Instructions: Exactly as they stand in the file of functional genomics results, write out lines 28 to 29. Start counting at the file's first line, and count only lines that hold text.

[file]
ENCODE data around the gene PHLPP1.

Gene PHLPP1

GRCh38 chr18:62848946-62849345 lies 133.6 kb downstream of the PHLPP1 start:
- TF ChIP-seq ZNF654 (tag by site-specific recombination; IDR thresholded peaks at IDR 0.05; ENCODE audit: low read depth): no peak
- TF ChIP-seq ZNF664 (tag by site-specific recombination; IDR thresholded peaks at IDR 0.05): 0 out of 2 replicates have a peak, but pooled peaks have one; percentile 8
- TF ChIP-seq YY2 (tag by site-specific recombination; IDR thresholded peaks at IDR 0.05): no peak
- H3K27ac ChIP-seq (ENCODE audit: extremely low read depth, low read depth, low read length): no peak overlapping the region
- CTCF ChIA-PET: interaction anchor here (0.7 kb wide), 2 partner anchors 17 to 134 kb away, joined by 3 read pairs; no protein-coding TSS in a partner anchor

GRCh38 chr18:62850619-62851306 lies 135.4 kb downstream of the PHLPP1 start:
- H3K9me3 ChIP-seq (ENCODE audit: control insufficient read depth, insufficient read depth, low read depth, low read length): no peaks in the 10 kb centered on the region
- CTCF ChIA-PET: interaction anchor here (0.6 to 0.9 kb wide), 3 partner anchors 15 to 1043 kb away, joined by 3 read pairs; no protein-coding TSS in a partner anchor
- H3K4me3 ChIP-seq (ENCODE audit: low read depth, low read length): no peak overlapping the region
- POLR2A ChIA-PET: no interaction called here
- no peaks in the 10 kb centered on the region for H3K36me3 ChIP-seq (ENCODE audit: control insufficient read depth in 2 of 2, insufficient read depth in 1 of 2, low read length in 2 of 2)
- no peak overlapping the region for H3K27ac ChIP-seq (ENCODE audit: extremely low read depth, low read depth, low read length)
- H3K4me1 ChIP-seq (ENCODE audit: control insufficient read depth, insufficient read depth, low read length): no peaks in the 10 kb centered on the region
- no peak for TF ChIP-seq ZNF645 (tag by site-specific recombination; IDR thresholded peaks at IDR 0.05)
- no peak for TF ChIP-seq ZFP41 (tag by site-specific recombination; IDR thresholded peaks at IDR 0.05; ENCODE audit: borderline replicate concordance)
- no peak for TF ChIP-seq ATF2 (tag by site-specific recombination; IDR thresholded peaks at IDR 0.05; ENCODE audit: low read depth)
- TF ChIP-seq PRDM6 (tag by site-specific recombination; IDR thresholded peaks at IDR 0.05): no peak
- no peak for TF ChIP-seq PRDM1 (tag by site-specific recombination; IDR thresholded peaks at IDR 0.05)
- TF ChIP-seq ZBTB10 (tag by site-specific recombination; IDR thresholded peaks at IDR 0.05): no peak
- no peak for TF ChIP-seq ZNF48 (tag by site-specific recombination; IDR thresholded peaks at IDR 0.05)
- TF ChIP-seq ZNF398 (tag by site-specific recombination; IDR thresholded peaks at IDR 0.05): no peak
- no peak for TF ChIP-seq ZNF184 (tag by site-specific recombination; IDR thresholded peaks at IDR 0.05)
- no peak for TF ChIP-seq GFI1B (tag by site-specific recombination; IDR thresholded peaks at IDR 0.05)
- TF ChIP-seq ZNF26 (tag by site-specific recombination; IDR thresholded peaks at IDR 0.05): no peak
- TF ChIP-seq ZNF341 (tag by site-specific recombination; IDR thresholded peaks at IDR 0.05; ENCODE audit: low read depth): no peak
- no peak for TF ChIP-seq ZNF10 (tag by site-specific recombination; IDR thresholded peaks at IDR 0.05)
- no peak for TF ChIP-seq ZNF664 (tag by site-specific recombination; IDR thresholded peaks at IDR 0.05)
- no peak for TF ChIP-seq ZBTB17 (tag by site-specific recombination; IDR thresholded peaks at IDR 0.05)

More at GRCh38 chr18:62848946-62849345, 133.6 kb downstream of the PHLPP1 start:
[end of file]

- TF ChIP-seq ZNF341 (tag by site-specific recombination; IDR thresholded peaks at IDR 0.05; ENCODE audit: low read depth): no peak
- no peak for TF ChIP-seq ZNF10 (tag by site-specific recombination; IDR thresholded peaks at IDR 0.05)